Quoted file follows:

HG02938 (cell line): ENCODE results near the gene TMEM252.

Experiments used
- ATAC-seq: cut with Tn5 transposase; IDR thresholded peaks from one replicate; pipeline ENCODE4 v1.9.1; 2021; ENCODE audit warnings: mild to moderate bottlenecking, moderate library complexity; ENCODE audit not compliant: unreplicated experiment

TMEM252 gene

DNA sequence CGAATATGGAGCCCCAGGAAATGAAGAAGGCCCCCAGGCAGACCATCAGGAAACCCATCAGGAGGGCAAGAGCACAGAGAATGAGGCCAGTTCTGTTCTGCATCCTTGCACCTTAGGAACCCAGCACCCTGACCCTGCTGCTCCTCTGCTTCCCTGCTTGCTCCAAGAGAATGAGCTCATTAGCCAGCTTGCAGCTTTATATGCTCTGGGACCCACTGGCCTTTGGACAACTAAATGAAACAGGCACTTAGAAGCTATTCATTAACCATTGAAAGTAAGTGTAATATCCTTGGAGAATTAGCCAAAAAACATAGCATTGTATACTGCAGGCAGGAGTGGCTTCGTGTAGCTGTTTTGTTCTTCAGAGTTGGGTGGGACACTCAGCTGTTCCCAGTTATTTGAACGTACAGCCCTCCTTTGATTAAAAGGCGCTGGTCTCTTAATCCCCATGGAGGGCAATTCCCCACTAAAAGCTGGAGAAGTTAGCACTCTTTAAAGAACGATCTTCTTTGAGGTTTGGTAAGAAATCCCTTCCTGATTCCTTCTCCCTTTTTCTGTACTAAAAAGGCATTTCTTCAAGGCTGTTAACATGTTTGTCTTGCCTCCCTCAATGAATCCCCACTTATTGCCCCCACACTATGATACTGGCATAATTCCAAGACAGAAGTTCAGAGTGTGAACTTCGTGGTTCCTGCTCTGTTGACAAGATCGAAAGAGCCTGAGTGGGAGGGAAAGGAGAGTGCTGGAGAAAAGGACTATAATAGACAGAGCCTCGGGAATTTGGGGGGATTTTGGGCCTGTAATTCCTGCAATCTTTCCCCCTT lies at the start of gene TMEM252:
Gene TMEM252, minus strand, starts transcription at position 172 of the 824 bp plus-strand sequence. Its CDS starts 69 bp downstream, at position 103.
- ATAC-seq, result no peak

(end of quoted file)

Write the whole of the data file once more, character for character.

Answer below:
HG02938 (cell line): ENCODE results near the gene TMEM252.

Experiments used
- ATAC-seq: cut with Tn5 transposase; IDR thresholded peaks from one replicate; pipeline ENCODE4 v1.9.1; 2021; ENCODE audit warnings: mild to moderate bottlenecking, moderate library complexity; ENCODE audit not compliant: unreplicated experiment

TMEM252 gene

DNA sequence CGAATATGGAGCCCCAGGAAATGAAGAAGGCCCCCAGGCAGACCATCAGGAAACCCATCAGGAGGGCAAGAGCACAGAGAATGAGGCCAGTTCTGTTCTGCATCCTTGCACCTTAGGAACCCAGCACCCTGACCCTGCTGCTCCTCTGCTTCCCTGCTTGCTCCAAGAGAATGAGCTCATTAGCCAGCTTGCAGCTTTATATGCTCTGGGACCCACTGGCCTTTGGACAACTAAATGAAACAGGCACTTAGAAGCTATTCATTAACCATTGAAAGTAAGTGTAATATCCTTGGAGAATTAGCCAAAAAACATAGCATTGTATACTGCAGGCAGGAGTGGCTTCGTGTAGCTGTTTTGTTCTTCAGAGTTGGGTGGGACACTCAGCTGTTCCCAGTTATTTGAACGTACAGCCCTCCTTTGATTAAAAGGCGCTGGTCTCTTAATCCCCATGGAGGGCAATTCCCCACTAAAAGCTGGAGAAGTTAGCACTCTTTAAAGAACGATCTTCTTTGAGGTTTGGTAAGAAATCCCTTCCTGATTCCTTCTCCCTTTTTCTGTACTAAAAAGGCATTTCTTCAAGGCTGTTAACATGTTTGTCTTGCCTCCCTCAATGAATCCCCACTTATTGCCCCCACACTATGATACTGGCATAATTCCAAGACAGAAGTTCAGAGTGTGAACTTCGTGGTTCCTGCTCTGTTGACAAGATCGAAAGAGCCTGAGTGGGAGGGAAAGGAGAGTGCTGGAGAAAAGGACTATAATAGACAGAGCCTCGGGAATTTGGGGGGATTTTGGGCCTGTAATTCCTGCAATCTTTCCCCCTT lies at the start of gene TMEM252:
Gene TMEM252, minus strand, starts transcription at position 172 of the 824 bp plus-strand sequence. Its CDS starts 69 bp downstream, at position 103.
- ATAC-seq, result no peak